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House Passes Climate Change Legislation Amid Pandemic

Sets 2050 net zero greenhouse gas emissions limit, supports green programs for underserved populations

BOSTON, AUG. 6, 2020 – As the effects of the COVID-19 pandemic continue to evolve, State Representative Bill Driscoll, Jr. (D - MIlton) joined Speaker DeLeo and their colleagues in the House on July 31 to pass legislation building on the House’s continued commitment to address the effects of climate change by requiring the Commonwealth to achieve net-zero statewide greenhouse gas emissions by 2050.

For the first time, the legislation, An Act Creating a 2050 Roadmap to a Clean and Thriving Commonwealth (H. 4933), establishes the criteria in statute that define environmental justice populations. The legislation also increases support for clean energy workforce development programs, improves access to renewable energy and energy efficiency programs for low-income communities, and requires the state to increase its use of renewable resources for its electricity needs.

“Despite the ongoing public health and economic hardships relating to the COVID-19 pandemic, the House is committed maintaining Massachusetts’ nation-leading clean energy and climate policies,” said House Speaker Robert A. DeLeo (D-Winthrop). “I’m grateful to Chair Golden and my colleagues in the House for their work on this bill that will support our clean energy economy and further our efforts to combat the effects of climate change.”

The legislation builds on the House’s long-standing commitment to effective and lasting climate change policy and fulfills Speaker DeLeo’s and the House’s January pledge to pass 2050 greenhouse gas emissions net zero limits during the 2019 – 2020 legislative session.

"The House's passage of this major climate legislation marks a historic moment for the Commonwealth,” said Representative Thomas A. Golden, Jr., Chair of the Joint Committee on Telecommunications, Utilities, and Energy (D-Lowell). “Under Speaker DeLeo's leadership, we set emissions targets among the most aggressive in the nation; enshrine into law protections for environmental justice communities; and increase offshore wind to 5,200 megawatts. We also set into motion long-term infrastructure upgrades to our electricity grid that will pave the way to bring green energy online to power our homes, businesses, cities, and towns. I want to thank the Speaker, Committee Members, and House colleagues for your imprint upon this bill, and thank all of the stakeholders for participating in a robust dialogue that produced a significant piece of clean energy legislation."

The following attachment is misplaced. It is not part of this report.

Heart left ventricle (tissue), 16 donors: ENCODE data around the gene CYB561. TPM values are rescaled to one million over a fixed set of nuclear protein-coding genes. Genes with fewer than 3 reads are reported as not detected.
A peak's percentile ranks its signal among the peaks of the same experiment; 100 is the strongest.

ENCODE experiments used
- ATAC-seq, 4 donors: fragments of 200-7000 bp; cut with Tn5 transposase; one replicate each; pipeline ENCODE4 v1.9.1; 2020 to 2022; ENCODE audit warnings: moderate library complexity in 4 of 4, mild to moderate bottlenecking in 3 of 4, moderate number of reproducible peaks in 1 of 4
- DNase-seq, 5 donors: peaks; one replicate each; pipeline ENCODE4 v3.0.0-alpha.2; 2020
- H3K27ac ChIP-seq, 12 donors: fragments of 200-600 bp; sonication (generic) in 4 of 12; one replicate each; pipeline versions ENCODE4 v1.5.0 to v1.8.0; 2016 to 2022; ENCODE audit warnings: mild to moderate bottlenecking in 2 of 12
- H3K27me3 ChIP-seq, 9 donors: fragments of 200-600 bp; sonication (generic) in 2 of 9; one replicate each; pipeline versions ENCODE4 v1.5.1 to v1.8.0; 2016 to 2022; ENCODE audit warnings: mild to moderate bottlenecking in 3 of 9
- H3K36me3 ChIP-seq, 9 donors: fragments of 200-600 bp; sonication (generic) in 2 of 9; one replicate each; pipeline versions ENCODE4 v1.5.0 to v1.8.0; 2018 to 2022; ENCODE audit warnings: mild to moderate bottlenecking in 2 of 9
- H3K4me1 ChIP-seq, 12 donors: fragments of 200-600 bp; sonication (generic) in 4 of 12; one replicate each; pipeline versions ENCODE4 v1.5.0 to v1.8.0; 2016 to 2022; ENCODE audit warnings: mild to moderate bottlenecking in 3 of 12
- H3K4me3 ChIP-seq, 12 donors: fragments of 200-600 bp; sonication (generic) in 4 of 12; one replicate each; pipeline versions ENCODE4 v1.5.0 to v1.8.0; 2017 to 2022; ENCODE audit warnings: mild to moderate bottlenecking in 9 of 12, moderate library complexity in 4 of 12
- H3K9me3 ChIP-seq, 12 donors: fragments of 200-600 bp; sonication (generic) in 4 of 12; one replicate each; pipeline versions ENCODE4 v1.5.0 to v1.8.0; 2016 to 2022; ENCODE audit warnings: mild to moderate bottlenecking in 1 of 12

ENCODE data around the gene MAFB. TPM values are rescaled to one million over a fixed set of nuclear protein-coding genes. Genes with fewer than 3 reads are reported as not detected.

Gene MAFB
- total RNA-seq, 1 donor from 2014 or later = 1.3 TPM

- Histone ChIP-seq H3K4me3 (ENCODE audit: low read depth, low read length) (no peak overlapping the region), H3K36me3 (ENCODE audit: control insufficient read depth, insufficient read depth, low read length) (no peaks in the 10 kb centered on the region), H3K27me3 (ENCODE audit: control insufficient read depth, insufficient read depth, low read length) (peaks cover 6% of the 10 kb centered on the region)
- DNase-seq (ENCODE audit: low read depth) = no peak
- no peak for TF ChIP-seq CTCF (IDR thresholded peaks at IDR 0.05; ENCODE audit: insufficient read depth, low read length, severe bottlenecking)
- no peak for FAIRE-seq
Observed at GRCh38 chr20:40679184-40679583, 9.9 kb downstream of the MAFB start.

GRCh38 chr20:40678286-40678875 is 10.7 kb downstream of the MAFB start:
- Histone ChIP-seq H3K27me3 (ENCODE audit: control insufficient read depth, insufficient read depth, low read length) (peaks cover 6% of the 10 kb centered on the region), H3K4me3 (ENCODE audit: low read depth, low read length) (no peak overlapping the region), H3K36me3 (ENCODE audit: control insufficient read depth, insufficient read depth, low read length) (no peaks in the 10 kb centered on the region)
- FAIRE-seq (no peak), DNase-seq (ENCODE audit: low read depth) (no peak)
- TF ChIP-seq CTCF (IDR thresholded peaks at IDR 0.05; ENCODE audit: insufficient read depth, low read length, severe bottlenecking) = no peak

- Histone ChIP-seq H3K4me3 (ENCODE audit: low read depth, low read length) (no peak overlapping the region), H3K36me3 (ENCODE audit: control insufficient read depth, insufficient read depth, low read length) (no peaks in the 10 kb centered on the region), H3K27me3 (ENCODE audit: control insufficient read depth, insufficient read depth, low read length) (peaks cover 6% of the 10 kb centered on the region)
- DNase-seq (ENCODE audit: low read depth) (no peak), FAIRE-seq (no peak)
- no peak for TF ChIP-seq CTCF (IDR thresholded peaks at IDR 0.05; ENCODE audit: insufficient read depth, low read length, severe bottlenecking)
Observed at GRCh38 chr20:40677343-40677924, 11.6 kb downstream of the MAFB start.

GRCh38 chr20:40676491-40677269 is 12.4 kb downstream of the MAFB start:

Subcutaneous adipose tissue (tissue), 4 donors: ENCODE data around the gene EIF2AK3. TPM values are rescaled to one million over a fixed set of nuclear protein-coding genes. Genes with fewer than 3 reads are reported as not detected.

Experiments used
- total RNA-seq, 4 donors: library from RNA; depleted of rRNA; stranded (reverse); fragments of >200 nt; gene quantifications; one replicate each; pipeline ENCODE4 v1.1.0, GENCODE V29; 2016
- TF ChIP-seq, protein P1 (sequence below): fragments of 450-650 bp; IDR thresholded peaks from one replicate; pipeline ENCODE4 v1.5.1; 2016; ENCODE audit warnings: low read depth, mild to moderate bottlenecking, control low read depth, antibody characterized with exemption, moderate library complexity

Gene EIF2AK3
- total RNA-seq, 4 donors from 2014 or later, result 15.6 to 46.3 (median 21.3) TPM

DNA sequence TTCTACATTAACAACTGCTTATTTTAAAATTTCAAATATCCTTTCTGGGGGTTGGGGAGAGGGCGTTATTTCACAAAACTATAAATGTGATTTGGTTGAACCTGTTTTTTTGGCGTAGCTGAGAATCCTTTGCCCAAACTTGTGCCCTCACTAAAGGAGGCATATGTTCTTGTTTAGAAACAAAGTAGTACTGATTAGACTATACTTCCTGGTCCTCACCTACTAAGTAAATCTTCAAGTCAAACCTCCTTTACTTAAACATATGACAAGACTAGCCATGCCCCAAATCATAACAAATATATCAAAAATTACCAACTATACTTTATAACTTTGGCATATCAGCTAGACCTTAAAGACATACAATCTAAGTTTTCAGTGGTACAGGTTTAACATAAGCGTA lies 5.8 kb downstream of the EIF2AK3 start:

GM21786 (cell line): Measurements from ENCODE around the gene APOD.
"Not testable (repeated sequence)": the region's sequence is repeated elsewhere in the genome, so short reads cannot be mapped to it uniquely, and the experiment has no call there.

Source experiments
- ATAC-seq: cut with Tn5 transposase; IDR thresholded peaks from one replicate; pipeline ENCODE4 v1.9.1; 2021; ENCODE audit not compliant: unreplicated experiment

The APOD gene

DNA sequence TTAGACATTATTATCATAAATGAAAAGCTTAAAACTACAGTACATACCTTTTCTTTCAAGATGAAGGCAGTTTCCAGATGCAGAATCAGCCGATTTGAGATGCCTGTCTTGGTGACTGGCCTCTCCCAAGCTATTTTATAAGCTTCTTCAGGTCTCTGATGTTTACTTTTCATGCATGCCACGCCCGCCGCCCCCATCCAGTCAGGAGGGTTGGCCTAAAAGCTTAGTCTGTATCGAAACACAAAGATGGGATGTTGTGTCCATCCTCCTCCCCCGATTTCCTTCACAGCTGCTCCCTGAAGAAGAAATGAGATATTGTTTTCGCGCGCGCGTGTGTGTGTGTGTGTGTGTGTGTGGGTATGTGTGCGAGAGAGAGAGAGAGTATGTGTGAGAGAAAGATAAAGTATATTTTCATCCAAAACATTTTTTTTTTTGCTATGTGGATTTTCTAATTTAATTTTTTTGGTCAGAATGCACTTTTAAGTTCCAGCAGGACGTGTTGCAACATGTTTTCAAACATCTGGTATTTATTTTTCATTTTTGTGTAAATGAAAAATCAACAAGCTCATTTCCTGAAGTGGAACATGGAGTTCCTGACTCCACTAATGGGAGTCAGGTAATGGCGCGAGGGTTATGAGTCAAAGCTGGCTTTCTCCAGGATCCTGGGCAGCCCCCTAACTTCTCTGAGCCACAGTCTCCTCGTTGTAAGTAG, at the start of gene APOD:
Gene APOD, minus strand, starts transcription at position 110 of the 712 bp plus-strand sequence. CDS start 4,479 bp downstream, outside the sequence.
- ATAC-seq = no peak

"The climate crisis we face is real and addressing it is unavoidable,” said Representative Aaron Michlewitz, Chair of the House Committee on Ways & Means (D-Boston). “This comprehensive climate legislation puts the Commonwealth well on the way to not only doing that but also puts us on the path to a cleaner, safer state. The bill also includes historic environmental justice components, which will protect some of our most important communities from being neglected by harmful projects.”

The legislation includes the following provisions.

  • Sets a statewide net zero limit on greenhouse gas emissions by 2050. In addition, sets one of the most ambitious interim limits in the nation for 2030 and 2040 – at 50 percent below 1990 emissions levels and 75 percent below, respectively.

  • Defines environmental justice populations as those that fit into one of following criteria:

    1. not more than 65 percent of the statewide annual median household income;

    2. minorities comprise 40 per cent or more of the population;

    3. 25 percent or more of households lack English language proficiency; or

    4. minorities comprise 25 percent or more of the population and the annual median household income of the municipality in which the neighborhood is located does not exceed 150 percent of the statewide annual median household income.

  • When affecting environmental justice populations, the legislation requires project developers to incorporate environmental and public health impacts in the planning and development of projects, and improves public participation in the review process.

  • Prioritizes incentives that benefit and increase equitable access to low-income and underserved populations in the state’s solar and energy efficiency programs including weatherization and fuel assistance programs.

  • Allocates additional funding for clean energy, equity workforce programs.

  • Incorporates higher energy efficiency standards for a variety of common appliances including plumbing, faucets, computers and commercial appliances.

  • Increases the required total procurement of offshore wind power by an additional 2,000 megawatts.

  • Adopts several measures aimed at improve gas pipeline safety, including increased fines for safety violations and expedited timelines for repairing gas leaks.

  • Increases the required minimum percentage of the state’s renewable energy via updates to the Commonwealth’s renewable portfolio standard (RPS).

The bill is now in conference committee.



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